What was The Buzz in May?

Our monthly roundup of real estate industry news.

Here are a few of the stories that caught our attention in May. From a super-prime boom to increasing office attendance, a lot has been happening.

London’s ‘super-prime’ property market back to pre-Brexit levels

More than 160 properties worth £10m or more were sold in London in the last financial year – the most since 2016 when Brexit spooked the global super-rich from investing in the UK’s “super-prime” market. The combined sum spent on the £10m-plus properties came in at £3.1bn, which works out to an average of just more than £19m a sale, and was up from the £2.5bn in the previous year. Paddy Dring, the global head of prime sales at Knight Frank, said: “After everything that has happened in recent years, London is still highly regarded by global buyers.” However, he added that he expected super-prime sales to drop by at least 10% over the next 12 months as the global super-rich and their advisers worried about the prospects of Labour winning the next general election – expected to be held next year – and fulfilling the party’s pledge to scrap a tax loophole for non-doms. Read more.

65% of companies now requiring some office attendance

Of the 207 corporate real estate executives who participated in CBRE’s Spring 2023 Office Occupiers Sentiment Survey, 65% said their companies now require employees to return to the office at least some of the time. That is a sharp increase from last year when 31% of respondents to CBRE’s survey said their companies required in-office work.  Financial services are leading the way with 71% of companies implementing a return-to-office requirement. Tech companies are lagging behind with 56% of companies requiring employees’ return to the office. Office sentiment remains divided: 45% of respondents want mostly in-person work, up from 37% in 2022, while 22% want a mostly remote work schedule, up from 15% last year. “We believe we have not reached a new normal, and we think that organisations are taking more actions to train new norms and behaviours,” said Julie Whelan, head of global occupier thought leadership for CBRE. Although office utilization is still relatively low, Whelan said she expects it to keep rising. Read more.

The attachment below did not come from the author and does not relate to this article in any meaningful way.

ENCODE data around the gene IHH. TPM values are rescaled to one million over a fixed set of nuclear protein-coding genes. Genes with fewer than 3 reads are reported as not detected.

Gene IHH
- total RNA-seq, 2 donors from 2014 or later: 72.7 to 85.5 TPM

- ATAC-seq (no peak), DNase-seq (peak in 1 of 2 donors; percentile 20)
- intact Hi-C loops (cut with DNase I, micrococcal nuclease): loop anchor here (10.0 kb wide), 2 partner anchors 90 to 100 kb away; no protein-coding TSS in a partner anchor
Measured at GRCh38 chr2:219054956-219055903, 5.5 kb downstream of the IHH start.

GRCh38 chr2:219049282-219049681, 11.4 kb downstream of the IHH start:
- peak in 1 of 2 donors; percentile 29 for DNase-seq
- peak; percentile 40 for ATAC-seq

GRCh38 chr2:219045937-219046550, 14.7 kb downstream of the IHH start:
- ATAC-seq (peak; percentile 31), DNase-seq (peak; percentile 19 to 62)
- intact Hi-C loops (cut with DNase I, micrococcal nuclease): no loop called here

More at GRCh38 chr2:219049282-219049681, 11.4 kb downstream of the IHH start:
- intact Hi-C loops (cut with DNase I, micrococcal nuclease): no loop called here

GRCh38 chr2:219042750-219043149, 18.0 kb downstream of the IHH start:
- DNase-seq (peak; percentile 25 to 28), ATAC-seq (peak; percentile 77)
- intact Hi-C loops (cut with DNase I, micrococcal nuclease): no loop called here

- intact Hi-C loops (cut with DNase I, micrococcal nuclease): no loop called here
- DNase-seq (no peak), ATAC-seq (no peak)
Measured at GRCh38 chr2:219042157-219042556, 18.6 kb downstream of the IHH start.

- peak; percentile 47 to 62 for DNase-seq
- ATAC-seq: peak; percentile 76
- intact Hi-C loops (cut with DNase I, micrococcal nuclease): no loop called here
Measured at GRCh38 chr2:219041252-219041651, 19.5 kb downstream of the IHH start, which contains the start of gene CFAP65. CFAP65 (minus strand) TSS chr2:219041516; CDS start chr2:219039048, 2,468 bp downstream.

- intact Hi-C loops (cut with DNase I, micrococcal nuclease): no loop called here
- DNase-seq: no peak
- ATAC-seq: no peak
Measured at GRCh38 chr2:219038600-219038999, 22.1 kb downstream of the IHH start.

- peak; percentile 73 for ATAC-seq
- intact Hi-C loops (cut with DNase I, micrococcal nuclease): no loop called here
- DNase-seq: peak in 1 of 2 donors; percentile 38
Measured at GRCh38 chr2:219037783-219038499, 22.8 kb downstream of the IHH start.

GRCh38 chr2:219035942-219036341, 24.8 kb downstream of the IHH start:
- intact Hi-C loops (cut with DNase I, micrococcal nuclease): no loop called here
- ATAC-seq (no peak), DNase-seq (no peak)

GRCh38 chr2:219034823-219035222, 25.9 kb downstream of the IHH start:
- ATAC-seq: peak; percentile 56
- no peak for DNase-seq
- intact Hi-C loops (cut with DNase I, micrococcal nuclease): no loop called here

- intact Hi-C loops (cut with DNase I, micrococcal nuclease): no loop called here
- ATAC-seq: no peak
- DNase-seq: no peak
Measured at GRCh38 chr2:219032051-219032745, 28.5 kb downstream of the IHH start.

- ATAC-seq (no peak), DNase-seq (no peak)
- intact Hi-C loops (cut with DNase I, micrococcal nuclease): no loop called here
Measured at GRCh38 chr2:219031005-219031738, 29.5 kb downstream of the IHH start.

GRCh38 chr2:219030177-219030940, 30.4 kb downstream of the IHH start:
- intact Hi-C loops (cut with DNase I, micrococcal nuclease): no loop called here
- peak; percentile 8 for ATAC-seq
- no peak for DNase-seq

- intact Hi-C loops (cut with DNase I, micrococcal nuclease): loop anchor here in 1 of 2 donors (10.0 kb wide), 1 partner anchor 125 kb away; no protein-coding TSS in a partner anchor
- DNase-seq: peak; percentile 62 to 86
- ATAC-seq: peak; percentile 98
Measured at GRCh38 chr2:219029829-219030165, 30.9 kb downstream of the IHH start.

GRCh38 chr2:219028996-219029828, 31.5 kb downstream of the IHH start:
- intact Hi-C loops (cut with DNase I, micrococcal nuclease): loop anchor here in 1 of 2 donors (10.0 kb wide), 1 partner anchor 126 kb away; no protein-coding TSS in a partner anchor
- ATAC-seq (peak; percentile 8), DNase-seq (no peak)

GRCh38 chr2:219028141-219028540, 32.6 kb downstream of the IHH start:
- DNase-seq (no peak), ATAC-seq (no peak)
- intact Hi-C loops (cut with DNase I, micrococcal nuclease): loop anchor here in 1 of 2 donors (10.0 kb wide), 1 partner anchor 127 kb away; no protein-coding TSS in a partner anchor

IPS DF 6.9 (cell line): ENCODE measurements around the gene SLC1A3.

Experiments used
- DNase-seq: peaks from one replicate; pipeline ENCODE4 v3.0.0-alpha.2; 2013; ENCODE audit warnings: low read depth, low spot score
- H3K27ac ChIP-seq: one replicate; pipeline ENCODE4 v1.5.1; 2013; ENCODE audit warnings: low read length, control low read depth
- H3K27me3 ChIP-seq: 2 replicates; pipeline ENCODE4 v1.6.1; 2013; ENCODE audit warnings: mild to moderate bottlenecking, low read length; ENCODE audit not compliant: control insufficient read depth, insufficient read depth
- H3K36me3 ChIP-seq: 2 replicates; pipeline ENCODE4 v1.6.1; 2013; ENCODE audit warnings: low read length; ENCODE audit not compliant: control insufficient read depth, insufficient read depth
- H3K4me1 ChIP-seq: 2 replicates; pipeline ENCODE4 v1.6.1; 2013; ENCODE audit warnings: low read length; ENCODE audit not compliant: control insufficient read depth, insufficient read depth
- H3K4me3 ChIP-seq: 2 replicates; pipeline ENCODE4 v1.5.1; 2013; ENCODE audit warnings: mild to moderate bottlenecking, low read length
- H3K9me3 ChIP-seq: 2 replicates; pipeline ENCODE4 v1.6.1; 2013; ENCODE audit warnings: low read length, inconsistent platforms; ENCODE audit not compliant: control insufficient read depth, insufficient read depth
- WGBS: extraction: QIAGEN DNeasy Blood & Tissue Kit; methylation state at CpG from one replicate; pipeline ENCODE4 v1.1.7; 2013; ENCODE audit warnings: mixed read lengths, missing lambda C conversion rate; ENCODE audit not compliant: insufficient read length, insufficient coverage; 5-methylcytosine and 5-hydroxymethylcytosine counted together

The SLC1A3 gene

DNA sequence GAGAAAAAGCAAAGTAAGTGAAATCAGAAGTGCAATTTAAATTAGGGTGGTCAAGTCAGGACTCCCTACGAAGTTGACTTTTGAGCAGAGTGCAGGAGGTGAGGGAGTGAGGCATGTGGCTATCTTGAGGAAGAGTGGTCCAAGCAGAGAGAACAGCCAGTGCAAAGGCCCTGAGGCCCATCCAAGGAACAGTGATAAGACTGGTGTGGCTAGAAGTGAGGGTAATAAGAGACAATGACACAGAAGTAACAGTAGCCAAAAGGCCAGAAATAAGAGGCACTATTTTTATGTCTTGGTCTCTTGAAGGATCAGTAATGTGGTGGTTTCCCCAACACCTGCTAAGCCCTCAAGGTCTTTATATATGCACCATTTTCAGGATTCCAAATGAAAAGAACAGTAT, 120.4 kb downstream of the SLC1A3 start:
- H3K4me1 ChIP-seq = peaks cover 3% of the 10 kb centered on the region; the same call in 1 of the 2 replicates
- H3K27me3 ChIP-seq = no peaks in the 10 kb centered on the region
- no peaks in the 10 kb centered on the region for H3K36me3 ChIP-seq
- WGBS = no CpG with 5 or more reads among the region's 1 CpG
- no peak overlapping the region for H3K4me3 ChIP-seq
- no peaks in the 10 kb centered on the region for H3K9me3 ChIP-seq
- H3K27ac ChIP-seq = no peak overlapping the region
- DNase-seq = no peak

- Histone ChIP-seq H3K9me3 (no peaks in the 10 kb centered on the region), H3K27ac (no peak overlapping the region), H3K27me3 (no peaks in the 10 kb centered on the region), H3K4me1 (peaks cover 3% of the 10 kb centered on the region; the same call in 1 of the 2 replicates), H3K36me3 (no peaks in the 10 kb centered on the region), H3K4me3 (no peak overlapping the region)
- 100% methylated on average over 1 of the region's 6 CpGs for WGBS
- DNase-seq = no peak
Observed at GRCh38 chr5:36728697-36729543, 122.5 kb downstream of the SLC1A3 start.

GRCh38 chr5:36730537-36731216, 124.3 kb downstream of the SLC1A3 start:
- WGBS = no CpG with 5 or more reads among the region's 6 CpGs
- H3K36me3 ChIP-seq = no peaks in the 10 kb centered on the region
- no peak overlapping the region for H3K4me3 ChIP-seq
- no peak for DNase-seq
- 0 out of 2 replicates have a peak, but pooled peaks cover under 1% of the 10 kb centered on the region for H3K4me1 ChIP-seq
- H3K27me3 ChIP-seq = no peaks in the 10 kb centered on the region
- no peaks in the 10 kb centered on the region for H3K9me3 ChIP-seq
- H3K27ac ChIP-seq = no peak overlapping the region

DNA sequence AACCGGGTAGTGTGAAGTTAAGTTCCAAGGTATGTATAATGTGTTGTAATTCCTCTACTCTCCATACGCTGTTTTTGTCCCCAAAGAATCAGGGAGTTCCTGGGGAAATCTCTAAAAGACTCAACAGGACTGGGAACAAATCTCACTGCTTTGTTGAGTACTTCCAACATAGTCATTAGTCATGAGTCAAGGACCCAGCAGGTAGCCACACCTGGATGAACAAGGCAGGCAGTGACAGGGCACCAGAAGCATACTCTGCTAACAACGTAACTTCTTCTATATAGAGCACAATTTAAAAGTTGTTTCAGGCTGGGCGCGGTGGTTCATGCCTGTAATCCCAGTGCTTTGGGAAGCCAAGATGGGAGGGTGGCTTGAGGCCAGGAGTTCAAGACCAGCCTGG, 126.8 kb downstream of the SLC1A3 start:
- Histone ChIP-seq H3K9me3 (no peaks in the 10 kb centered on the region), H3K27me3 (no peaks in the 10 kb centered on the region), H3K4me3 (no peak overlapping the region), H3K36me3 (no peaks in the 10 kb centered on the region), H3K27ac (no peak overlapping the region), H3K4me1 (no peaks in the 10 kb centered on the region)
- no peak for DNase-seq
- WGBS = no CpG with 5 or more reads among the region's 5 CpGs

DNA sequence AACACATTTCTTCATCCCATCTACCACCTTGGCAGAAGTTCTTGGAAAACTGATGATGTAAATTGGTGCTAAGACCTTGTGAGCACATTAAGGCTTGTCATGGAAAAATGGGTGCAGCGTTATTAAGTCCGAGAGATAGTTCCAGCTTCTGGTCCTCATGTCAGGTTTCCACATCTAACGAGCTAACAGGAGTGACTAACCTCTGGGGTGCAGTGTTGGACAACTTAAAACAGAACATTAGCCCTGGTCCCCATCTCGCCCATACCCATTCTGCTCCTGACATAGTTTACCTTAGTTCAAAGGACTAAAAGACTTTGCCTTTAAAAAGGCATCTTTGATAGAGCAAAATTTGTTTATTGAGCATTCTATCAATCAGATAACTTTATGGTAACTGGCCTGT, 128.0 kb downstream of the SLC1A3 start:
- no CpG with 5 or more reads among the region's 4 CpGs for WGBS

WeWork’s investment arm is selling assets and defaulting on loans

When it was officially launched in May 2019, WeWork’s investment arm, WeWork Capital Advisors, was supposed to be a $2.9B office investment giant, with $1B of equity from one of the world’s biggest pension funds. Instead, the division is selling a significant portion of its assets and defaulting on loans. At one of the biggest buildings it owns, its largest tenant has stopped paying rent and wants a lease restructure. That tenant is WeWork itself. Read more.

Flexible working reforms move closer to becoming law

Peers have supported moves to give employees the right to request flexible working from their first day in a job. The Employment Relations (Flexible Working) Bill is a “very welcome starting point and not an end point” for reforming working conditions, according to Labour. The measures are supported by the Government and received an unopposed second reading in the House of Lords. Under the current rules, a person who has 26 weeks of continuous service with their employer can request a change to their working hours, times or location. They are also required to explain the effect of the change on their employer and can only make one request in a 12-month period. Read more.

Commercial real estate sector supported one in 12 jobs in the UK last year

Through supply chain connections, the commercial real estate sector supported one in every 12 jobs in 2022, according to the British Property Foundation (BPF) Analysis of the commercial real estate sector studied the sector’s economic footprint, jobs and labour market, output and turnover, tax revenue and capital investment across the commercial real estate sector. It found that the sector performed well in 2022 despite the continued ramifications of the Covid-19 pandemic, contributing the equivalent of over 7% of total UK gross value added (GVA). In 2022, the sector delivered £137.5bn in economic output, a 28% increase on the year and 18% higher than pre-pandemic. The commercial real estate sector also makes a significant contribution to the Exchequer through employment and transaction taxes and business rates – this amounted to £42.3bn in 2022. Despite the turbulent economic conditions observed throughout 2022, businesses continued to invest heavily- with total capital investment reaching £72.6bn and supporting 454,000 jobs. Read more.


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